Wendy Si Hassen was funded by a PhD grant from the Université Paris 13. The NutriNet-Santé study is supported by the following public institutions: Ministère de la Santé, Institut de Veille Sanitaire (InVS), Institut National de la Prévention et de l’Education pour la Santé (INPES), Fondation pour la Recherche Médicale (FRM), Institut National de la Santé et de la Recherche Médicale (INSERM), Institut National de la Recherche Agronomique (INRA), Conservatoire National des Arts et Métiers (CNAM) and Université Paris 13. This research benefits from the joint assistance of the French National Health Insurance Fund for Employees (CNAMTS), the French Directorate General of Health (DGS), the Arc Foundation for Cancer Research, the French National Cancer Institute (INCA), the French National Institute for Prevention and Education in Health (INPES), the French National Institute of Health and Medical Research (INSERM), the French Inter-Departmental Agency for the Fight against Drugs and Addictive Behaviors (Mildeca) and the French Social Security Scheme for Liberal Professionals (RSI) as part of the “Primary Prevention” call for proposals issued by IReSP and INCA in 2013. The funders had no role in study design, data collection and analysis, decision to publish or preparation of the manuscript.

Availability of data and materials

Not applicable.

Authors’ contributions

WSH designed the study, performed statistical analysis, interpreted data and wrote the manuscript. KC was involved in the design of the study, interpretation of data, and helped to draft the manuscript. AN was involved in the statistical analysis. CT, FB SP, PD and AL were involved in interpretation of data, and helped to draft the manuscript. SH designed and coordinated the cohort study and supervised the study. CM was involved in the conception and design of the study, supervision of statistical analysis and interpretation of data, and helped to draft the manuscript. All authors read and approved the final manuscript.

Ethics approval and consent to participate

This study was conducted according to guidelines laid down in the Declaration of Helsinki, and all procedures were approved by the Institutional Review Board of the French Institute for Health and Medical Research (IRB Inserm No. 0000388FWA00005831) and the French Data Protection Authority (Commission Nationale Informatique et Libertés No. 908450 and No. 909216). Electronic informed consent was obtained from all participants.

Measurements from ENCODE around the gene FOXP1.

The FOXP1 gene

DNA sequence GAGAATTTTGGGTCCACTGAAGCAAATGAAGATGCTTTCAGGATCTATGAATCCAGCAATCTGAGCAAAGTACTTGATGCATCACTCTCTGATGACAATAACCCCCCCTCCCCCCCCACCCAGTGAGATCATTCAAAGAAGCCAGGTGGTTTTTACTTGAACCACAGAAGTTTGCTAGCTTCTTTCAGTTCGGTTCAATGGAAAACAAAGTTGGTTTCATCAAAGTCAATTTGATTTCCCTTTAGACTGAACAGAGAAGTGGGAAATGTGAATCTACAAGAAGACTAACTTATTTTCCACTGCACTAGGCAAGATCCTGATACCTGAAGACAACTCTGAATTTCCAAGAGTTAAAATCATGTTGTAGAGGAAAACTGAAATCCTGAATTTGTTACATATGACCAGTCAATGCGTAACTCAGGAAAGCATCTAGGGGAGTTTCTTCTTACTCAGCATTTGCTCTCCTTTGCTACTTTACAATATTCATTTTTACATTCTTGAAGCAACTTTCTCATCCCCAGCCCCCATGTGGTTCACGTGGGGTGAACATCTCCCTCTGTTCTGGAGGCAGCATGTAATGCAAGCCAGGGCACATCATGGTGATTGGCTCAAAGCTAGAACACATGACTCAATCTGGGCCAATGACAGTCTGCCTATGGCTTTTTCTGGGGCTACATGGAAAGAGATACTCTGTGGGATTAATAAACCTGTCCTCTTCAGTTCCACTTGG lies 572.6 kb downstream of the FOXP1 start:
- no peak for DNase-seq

Consent for publication

The consent form is available upon request.

Competing interests

The authors declare that they have no competing interests.

Publisher’s Note

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Open AccessThis article is distributed under the terms of the Creative Commons Attribution 4.0 International License (http://creativecommons.org/licenses/by/4.0/), which permits unrestricted use, distribution, and reproduction in any medium, provided you give appropriate credit to the original author(s) and the source, provide a link to the Creative Commons license, and indicate if changes were made. The Creative Commons Public Domain Dedication waiver (http://creativecommons.org/publicdomain/zero/1.0/) applies to the data made available in this article, unless otherwise stated.

Authors’ Affiliations

(1)
Université Paris 13, Sorbonne Paris Cité, Centre de Recherche en Epidémiologie et Statistique, Equipe de Recherche en Epidémiologie Nutritionnelle, Inserm (U1153), Inra (U1125), Cnam, 74 rue Marcel Cachin, F-93017 Bobigny, France
(2)
Université Libre de Bruxelles, Ecole de Santé publique, Centre de Recherche en Epidémiologie, Biostatistique et Recherche Clinique, Route de Lennik 808 – CP 598, 1070 Brussels, Belgium
(3)
Institut National de la Recherche Agronomique (INRA) – UR 1303 Alimentation et Sciences Sociales ALISS, 65 boulevard de Brandebourg, F-94025 Ivry sur Seine, France
(4)
Département de santé publique, Hôpital Avicenne, 125 rue de Stalingrad, F-93000 Bobigny, France
(5)
MOISA, Université de Montpellier, INRA, CIRAD, CIHEAM-IAMM, Montpellier SupAgro, Montpellier, France